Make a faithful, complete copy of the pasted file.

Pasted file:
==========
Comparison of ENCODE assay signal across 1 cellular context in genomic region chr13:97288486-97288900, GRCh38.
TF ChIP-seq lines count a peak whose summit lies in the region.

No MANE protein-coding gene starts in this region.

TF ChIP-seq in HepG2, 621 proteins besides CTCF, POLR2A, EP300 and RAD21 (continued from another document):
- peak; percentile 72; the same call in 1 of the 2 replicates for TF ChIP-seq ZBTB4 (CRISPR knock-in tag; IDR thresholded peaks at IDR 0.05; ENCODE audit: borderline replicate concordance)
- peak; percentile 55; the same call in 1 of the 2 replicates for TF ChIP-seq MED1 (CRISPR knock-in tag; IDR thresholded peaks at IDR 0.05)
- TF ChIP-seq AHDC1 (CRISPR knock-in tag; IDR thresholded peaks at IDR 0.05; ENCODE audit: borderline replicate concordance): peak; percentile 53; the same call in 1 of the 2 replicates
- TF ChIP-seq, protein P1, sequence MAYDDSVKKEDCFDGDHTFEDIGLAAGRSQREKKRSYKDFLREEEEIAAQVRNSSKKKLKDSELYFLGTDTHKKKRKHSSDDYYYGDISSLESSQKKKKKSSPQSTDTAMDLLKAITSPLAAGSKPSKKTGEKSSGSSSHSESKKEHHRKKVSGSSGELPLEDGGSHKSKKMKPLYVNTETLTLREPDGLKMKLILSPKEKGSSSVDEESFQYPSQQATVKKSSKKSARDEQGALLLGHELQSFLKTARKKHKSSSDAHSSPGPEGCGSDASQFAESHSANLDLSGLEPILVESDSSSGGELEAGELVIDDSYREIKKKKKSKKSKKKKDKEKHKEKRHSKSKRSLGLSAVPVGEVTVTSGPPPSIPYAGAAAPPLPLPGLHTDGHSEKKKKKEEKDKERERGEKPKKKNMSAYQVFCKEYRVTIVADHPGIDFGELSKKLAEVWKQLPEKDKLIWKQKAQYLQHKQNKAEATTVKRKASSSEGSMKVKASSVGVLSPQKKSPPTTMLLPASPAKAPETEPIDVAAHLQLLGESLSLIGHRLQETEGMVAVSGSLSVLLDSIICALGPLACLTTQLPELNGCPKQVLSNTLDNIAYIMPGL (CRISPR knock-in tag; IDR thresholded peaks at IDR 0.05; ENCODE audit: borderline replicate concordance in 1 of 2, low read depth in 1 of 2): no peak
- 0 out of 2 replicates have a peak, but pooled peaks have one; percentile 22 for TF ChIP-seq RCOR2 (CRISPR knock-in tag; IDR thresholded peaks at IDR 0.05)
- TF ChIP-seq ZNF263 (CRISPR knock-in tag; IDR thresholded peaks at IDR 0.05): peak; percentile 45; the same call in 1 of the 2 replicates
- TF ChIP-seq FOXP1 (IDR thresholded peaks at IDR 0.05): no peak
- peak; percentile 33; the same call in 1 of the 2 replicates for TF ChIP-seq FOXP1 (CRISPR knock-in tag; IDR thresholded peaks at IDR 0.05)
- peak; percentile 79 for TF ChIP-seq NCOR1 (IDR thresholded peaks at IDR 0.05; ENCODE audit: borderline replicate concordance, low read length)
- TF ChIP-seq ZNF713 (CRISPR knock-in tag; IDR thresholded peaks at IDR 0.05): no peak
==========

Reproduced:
Comparison of ENCODE assay signal across 1 cellular context in genomic region chr13:97288486-97288900, GRCh38.
TF ChIP-seq lines count a peak whose summit lies in the region.

No MANE protein-coding gene starts in this region.

TF ChIP-seq in HepG2, 621 proteins besides CTCF, POLR2A, EP300 and RAD21 (continued from another document):
- peak; percentile 72; the same call in 1 of the 2 replicates for TF ChIP-seq ZBTB4 (CRISPR knock-in tag; IDR thresholded peaks at IDR 0.05; ENCODE audit: borderline replicate concordance)
- peak; percentile 55; the same call in 1 of the 2 replicates for TF ChIP-seq MED1 (CRISPR knock-in tag; IDR thresholded peaks at IDR 0.05)
- TF ChIP-seq AHDC1 (CRISPR knock-in tag; IDR thresholded peaks at IDR 0.05; ENCODE audit: borderline replicate concordance): peak; percentile 53; the same call in 1 of the 2 replicates
- TF ChIP-seq, protein P1, sequence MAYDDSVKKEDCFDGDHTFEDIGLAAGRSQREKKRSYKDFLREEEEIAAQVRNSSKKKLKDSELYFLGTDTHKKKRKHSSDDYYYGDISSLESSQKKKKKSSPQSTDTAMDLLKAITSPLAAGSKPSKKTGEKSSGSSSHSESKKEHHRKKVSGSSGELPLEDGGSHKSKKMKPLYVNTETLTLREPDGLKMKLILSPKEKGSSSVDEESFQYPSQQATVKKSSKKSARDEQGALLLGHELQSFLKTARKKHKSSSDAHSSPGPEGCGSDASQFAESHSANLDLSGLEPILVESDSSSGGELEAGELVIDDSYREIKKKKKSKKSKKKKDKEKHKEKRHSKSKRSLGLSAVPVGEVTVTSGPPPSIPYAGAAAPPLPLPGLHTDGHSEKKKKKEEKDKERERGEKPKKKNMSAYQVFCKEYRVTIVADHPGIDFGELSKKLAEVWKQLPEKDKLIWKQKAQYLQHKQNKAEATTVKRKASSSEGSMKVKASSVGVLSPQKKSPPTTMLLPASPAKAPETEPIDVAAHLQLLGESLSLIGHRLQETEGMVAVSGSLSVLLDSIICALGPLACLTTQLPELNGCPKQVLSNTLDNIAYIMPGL (CRISPR knock-in tag; IDR thresholded peaks at IDR 0.05; ENCODE audit: borderline replicate concordance in 1 of 2, low read depth in 1 of 2): no peak
- 0 out of 2 replicates have a peak, but pooled peaks have one; percentile 22 for TF ChIP-seq RCOR2 (CRISPR knock-in tag; IDR thresholded peaks at IDR 0.05)
- TF ChIP-seq ZNF263 (CRISPR knock-in tag; IDR thresholded peaks at IDR 0.05): peak; percentile 45; the same call in 1 of the 2 replicates
- TF ChIP-seq FOXP1 (IDR thresholded peaks at IDR 0.05): no peak
- peak; percentile 33; the same call in 1 of the 2 replicates for TF ChIP-seq FOXP1 (CRISPR knock-in tag; IDR thresholded peaks at IDR 0.05)
- peak; percentile 79 for TF ChIP-seq NCOR1 (IDR thresholded peaks at IDR 0.05; ENCODE audit: borderline replicate concordance, low read length)
- TF ChIP-seq ZNF713 (CRISPR knock-in tag; IDR thresholded peaks at IDR 0.05): no peak